Taking a Bullet During Research Did Not Bring Doctoral Student Down
Dr Melkamu Kassa was shot and wounded, imprisoned and spent three days in a forest without food, water or shelter while doing research in Ethiopia for his doctorate from UKZN.
So to say Kassa, an Ethiopian citizen, faced great obstacles in his PhD studies is a huge understatement. What he suffered and endured was incredible, terrifying - enough to bring most people to their knees.
Yet he overcame all obstacles and graduated from the College of Health Sciences (CHS) fulfilling his life’s dream.
Kassa conducted his research amid Ethiopia’s civil unrest which began in 2016, during his most crucial data collection phase. The study, funded by the CHS, focused on health information and physical exercise for non-communicable diseases prevention in the Ethiopian healthcare system.
Funded by the CHS, Kassa was able to pursue his dreams despite enduring assaults and hardships, including the displacement of his family.
In August, 2016 Kassa and other passengers on a bus were arrested by the federal police while travelling from Addis Ababa to Bahir Dar. The arrests ended with the killing of 15 civilians at the hands of the security forces. ‘Students, farmers, civil servants, and factory workers were protesting against the government. Following the protests, there was gunfire, arbitrary arrests and human right violations by the police.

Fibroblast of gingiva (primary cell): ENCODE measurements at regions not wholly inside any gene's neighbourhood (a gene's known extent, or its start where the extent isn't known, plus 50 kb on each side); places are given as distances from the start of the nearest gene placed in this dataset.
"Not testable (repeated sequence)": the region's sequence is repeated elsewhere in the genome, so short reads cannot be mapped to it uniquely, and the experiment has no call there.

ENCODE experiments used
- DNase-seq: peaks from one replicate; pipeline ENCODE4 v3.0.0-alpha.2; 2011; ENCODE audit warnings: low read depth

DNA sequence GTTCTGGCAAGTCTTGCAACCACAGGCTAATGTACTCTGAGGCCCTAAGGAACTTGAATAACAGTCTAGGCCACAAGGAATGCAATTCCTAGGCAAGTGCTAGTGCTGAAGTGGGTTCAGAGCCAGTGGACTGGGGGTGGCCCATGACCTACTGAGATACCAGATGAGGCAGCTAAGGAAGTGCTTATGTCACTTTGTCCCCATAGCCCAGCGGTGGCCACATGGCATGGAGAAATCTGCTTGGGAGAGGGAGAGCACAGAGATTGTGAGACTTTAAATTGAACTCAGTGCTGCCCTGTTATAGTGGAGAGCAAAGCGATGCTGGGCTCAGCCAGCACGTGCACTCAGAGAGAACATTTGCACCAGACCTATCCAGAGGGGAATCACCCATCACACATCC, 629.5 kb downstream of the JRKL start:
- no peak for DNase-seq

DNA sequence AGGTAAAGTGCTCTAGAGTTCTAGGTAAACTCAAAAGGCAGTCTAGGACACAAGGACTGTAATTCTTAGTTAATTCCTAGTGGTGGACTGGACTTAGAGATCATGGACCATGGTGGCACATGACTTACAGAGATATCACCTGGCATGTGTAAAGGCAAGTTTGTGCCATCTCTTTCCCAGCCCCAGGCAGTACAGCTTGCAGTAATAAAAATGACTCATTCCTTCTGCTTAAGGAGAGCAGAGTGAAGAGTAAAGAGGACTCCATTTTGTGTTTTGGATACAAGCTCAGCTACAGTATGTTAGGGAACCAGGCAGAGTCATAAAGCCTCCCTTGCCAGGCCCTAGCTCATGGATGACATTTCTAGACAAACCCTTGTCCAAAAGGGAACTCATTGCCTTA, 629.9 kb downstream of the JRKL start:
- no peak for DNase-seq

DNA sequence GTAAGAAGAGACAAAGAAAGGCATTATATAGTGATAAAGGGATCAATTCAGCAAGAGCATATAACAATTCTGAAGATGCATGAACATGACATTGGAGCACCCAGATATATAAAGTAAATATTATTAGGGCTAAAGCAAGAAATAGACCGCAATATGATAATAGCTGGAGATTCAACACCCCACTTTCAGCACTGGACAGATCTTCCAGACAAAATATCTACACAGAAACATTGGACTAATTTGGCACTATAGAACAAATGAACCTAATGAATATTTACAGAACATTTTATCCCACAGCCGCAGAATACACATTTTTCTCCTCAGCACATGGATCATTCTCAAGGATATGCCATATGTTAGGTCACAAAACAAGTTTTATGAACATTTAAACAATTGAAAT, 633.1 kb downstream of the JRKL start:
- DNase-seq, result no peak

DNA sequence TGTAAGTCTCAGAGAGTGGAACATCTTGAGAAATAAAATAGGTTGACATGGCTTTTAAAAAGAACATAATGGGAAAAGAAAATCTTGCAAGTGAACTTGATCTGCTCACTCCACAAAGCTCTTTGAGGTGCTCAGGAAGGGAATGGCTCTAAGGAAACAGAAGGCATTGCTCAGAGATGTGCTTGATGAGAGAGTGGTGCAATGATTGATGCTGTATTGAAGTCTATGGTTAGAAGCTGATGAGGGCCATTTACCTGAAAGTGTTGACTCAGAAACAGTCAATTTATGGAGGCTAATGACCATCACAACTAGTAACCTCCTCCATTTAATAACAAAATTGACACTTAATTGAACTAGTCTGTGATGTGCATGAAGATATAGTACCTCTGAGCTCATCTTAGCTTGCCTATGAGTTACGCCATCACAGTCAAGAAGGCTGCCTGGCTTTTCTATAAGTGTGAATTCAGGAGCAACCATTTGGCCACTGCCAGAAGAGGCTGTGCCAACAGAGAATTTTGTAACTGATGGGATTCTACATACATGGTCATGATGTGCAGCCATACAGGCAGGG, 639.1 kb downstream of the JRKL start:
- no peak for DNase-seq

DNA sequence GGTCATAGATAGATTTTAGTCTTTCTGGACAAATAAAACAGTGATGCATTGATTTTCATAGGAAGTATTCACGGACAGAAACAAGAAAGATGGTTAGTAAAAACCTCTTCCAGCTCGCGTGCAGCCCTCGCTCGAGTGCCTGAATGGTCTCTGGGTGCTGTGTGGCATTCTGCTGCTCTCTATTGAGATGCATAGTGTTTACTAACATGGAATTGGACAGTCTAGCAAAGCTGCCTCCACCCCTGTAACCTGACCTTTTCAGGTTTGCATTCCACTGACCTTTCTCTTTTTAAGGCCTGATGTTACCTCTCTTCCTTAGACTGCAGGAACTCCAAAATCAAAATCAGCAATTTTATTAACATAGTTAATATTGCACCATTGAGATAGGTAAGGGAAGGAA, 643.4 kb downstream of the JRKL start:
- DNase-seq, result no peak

‘Civil liberty restrictions were imposed and a curfew enforced. Further, the government declared it would no longer tolerate any form of disruptions to law and order and instructed security forces to take necessary measures to restore peace,’ recalled Kassa.
Kassa supported his wife and child during his years of study relying on the funding he received from UKZN. ‘When the unrest and violence started in Ethiopia, I lost hope of completing my PhD because my family was displaced.
‘My supervisor Dr Jeanne Grace was dedicated to making my dreams and passion for writing come true, and in 2017 I published my first article. This achievement allowed me to focus on my studies and to complete and submit my PhD dissertation.’
Kassa’s study revealed that in Ethiopia the lack of physical exercise, hypertension and an unhealthy diet were the top three risk factors for non-communicable diseases (NCDs). His study also revealed that 78% of healthcare professionals working in Ethiopian hospitals are not integrating physical exercise as a strategy to prevent NCDs.
Further, the study uncovered that within the Ethiopian healthcare system, there was a lack of national co-ordination to promote physical exercise, a shortage of trained physical exercise professionals in the hospitals, a lack of physical exercise prescription guidelines, and a lack of education on how to prescribe physical exercise among healthcare professionals.
He also found that the built environment, lack of supportive policy, healthcare professionals’ lifestyle, inadequate health information coverage of physical exercise benefits and hospital buildings were barriers to the integration of physical exercise into the healthcare system.
Celebrating the completion of his PhD, his supervisor, Dr Jeanne Grace commented: ‘Dr Kassa is a humble and very dedicated, hardworking student. Despite his hardships at home, he never gave up and showed so much perseverance. I am extremely proud of him as he will be the first Ethiopian PhD student graduating from our Department of a cohort of 20 Ethiopians.’
‘There were a number of obstacles on my graduation path, including hunger, thirst, arrest, being shot and the possibility of being killed,’ said Kassa. ‘However, God was with me! Now at the age of 32, I have received my PhD from UKZN.’
Words: MaryAnn Francis